Tokyo may strip Seoul of ‘white list’ standingWith Japan launching restrictions on exports of three key materials needed for semiconductors and smartphones to Korea on Thursday, concerns are rising that Japan may remove Korea from its so-called white list of countries with minimal trade restrictions.
The Japanese Ministry of Economy, Trade and Industry is currently reviewing removing Korea from its white list of countries that receive preferential treatment in export procedures amid a burgeoning dispute over a Korean court ruling on Japan’s wartime use of forced labor.
Japanese Prime Minister Shinzo Abe said Tuesday that rather than a historical issue, the Korean forced labor issue is one about a broken “promise between under international law.” His chief cabinet secretary, Yoshihide Suga, likewise has cited a lack of “trust” between the two countries and indicated national security concerns. Seoul and Tokyo face heightened diplomatic tensions, as Japan has protested the Korean Supreme Court rulings last October and November ordering Japanese companies to compensate Koreans forced into labor during its colonial rule.
Japanese manufacturers starting Thursday need to file individual applications for exports of fluorinated polyimide, hydrogen fluoride and photoresists, to Korea. The materials are needed in manufacturing chips and displays.
Thus far, Japan’s Trade Ministry’s Center for Information on Security Trade Control website still includes the Republic of Korea among the 27 countries on its white list who pose no security risks and can receive waivers for export applications.
Korea has been on Japan’s white list since 2004. If Japan removes Korea from the list, exports of items other than the three high-tech materials will also require a cumbersome, time-consuming individual application process.
Japan’s Sankei Shimbun reported Thursday that if Korea is excluded from the white list, exports of a wide scope of items and materials, excluding food and lumber, will face restrictions. The Japanese government reportedly will hold a public hearing by July 24 and decide on excluding Korea from the white list by the end of next month.
“The three materials [restricted Thursday] can be considered a taste of what is to come,” said Lee Jae-min, a professor of law at Seoul National University. “If Korea is excluded from the white list, Japan can freely use national security as a reason to decide on sanctions, and apply great pressure on us.”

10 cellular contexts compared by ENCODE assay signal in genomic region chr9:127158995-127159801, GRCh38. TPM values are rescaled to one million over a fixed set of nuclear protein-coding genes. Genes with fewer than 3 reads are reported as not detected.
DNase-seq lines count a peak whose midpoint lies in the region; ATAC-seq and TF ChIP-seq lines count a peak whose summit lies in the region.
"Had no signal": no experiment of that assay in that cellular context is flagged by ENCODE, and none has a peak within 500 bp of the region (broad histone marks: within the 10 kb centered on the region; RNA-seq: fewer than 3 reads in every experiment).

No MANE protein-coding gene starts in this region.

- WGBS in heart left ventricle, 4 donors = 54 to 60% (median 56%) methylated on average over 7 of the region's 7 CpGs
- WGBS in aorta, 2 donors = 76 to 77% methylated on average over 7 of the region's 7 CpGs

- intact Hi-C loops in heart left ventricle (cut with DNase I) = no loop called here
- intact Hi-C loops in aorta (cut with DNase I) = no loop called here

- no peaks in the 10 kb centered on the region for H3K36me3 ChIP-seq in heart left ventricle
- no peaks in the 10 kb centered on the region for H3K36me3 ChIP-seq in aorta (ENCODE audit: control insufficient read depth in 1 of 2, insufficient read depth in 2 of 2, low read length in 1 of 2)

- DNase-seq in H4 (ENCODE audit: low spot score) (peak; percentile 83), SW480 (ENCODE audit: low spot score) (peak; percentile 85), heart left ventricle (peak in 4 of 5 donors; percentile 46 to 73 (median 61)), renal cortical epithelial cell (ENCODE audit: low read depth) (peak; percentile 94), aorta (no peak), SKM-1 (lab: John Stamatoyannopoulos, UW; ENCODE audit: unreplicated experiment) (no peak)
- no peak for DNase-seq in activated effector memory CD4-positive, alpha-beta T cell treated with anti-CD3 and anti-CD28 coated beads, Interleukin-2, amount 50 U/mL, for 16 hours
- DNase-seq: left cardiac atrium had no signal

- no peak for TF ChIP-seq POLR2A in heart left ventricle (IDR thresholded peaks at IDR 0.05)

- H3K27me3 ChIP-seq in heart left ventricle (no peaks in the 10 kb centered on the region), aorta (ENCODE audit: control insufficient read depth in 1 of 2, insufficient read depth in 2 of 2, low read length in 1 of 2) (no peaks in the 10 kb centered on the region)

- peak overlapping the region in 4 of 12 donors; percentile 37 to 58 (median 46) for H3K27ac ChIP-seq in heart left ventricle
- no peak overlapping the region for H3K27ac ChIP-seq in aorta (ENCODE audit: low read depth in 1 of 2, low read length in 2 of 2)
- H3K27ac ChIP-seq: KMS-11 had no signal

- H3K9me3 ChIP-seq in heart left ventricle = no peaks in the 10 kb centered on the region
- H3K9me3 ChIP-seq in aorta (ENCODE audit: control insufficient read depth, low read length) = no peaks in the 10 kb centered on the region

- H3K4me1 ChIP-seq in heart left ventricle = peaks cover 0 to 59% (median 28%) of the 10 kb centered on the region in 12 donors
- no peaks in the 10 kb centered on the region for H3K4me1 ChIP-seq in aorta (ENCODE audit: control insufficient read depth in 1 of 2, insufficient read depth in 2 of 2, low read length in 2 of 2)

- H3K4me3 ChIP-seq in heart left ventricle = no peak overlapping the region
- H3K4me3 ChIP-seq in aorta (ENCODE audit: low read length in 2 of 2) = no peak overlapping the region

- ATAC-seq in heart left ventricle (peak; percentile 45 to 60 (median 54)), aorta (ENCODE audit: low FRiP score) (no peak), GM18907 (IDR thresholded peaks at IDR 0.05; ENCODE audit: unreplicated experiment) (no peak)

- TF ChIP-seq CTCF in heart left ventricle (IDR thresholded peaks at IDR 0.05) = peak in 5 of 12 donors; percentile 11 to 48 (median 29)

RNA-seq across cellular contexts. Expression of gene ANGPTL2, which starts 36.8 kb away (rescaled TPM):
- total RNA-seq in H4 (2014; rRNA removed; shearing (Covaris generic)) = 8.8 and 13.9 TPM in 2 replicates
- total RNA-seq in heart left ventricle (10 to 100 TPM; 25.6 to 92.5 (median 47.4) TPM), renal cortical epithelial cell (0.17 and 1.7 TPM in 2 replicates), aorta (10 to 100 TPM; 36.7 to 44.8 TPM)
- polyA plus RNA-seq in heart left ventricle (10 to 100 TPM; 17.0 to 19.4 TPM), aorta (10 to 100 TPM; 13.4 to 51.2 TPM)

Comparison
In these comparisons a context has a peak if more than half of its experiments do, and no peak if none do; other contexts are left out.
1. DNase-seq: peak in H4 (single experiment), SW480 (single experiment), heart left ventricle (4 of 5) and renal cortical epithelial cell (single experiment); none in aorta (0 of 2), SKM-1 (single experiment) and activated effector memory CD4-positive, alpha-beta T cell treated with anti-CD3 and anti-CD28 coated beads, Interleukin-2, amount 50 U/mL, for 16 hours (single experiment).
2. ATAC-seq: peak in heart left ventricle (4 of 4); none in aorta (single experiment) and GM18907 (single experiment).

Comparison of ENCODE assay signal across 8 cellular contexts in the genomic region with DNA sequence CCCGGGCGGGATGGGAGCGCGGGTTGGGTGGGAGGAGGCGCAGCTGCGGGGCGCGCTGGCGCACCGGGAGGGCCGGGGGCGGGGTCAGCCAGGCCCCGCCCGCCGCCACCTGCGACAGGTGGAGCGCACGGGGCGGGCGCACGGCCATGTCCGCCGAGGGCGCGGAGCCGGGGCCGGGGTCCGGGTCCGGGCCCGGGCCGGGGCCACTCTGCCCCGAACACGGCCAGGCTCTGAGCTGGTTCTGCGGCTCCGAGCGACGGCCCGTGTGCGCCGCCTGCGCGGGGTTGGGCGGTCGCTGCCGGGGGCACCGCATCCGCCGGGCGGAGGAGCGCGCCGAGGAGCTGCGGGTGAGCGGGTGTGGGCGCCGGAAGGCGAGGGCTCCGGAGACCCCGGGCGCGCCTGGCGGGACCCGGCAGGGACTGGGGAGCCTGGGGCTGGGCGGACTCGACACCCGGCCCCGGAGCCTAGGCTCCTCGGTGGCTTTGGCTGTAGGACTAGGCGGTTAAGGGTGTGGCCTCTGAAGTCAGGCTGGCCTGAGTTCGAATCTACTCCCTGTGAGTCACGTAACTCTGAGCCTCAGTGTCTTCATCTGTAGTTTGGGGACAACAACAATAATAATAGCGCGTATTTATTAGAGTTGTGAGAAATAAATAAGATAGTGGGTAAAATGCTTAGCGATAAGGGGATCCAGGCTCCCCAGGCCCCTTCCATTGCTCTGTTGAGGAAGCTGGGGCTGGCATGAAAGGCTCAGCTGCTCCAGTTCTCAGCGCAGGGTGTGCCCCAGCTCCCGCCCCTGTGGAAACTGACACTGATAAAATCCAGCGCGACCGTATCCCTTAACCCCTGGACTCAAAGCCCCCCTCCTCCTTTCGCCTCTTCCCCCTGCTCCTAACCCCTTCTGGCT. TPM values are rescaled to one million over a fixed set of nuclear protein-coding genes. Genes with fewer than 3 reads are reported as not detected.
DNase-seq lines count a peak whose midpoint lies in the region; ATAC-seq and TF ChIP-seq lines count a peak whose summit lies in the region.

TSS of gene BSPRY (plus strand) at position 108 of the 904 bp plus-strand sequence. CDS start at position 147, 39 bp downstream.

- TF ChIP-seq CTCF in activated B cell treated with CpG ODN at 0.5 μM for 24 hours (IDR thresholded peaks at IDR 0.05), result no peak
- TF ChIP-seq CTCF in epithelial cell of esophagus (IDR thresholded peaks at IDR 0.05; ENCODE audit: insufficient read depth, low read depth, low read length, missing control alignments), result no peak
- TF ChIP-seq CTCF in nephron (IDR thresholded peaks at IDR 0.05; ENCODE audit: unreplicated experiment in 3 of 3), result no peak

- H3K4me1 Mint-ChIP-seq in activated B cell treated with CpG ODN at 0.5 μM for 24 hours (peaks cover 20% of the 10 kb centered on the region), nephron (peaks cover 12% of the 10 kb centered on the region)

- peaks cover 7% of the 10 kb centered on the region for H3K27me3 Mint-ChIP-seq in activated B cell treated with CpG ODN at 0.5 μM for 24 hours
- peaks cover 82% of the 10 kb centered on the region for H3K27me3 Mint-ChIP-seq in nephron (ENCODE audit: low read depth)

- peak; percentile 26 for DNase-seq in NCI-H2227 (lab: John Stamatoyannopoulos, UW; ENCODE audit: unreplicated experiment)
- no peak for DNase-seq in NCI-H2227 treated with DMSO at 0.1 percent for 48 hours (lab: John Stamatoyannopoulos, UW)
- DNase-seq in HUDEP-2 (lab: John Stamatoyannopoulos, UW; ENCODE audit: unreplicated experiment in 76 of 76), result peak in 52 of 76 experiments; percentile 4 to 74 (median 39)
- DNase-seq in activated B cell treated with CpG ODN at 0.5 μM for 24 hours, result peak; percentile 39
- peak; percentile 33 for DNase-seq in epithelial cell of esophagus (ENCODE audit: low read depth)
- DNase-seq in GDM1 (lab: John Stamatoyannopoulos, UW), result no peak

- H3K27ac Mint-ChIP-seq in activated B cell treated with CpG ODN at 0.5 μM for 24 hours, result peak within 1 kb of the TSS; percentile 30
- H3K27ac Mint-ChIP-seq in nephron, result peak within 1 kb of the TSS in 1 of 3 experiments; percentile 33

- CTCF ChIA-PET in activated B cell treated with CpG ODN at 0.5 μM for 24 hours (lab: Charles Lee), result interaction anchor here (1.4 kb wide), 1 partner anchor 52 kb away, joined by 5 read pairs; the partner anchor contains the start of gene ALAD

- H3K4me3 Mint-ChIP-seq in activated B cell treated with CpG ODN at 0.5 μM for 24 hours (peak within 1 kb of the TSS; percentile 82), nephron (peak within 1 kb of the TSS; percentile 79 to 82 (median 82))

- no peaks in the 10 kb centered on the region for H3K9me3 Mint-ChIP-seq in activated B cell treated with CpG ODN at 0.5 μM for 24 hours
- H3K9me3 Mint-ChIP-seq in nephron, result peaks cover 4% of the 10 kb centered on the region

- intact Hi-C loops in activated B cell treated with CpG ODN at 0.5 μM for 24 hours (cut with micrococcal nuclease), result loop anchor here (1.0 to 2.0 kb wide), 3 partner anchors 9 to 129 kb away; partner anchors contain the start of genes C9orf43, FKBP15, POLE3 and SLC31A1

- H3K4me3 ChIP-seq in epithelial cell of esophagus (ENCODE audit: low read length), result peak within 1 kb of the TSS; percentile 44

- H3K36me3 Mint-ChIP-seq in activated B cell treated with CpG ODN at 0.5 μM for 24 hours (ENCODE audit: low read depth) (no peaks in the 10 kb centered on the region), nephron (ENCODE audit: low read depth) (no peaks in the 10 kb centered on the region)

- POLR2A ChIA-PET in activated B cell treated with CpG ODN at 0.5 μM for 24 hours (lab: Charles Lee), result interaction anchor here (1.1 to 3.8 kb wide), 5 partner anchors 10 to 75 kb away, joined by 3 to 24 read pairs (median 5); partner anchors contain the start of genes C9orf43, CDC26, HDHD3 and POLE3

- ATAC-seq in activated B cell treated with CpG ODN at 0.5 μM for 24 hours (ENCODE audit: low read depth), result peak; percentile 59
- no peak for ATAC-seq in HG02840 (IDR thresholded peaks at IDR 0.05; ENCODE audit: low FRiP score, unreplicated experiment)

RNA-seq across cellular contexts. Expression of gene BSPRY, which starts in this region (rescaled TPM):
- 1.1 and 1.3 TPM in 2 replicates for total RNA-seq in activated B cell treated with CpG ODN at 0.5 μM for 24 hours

While Korea said it will file a complaint with the Word Trade Organization (WTO) to protest Japan’s economic retaliatory measures, actual legal procedures could take years.
Japan’s “retaliatory measures are unreasonable and go against common sense,” Korean Foreign Minister Kang Kyung-wha told the National Assembly Foreign Affairs Committee meeting Wednesday.
The Blue House National Security Council, after a meeting on Thursday, dsif Japan’s measures “clearly violate WTO regulations and international law” and called for diplomatic measures.
Kim In-chul, spokesman of the Korean Foreign Ministry, in a briefing on Thursday likewise expressed “regret” over Japan’s economic retaliatory measures. However, there is little Seoul can do to prevent itself being removed from Japan’s white list.
Tokyo maintains that a 1965 bilateral treaty normalizing bilateral ties between the countries, which provided the Korean government with an economic cooperation fund, settled all compensation matters. The Korean Supreme Court found that it did not acknowledge the illegality of Japan’s colonial rule over the peninsula and that the victims’ rights to individual compensation have not expired.
BY SARAH KIM, KIM SANG-JIN [firstname.lastname@example.org]
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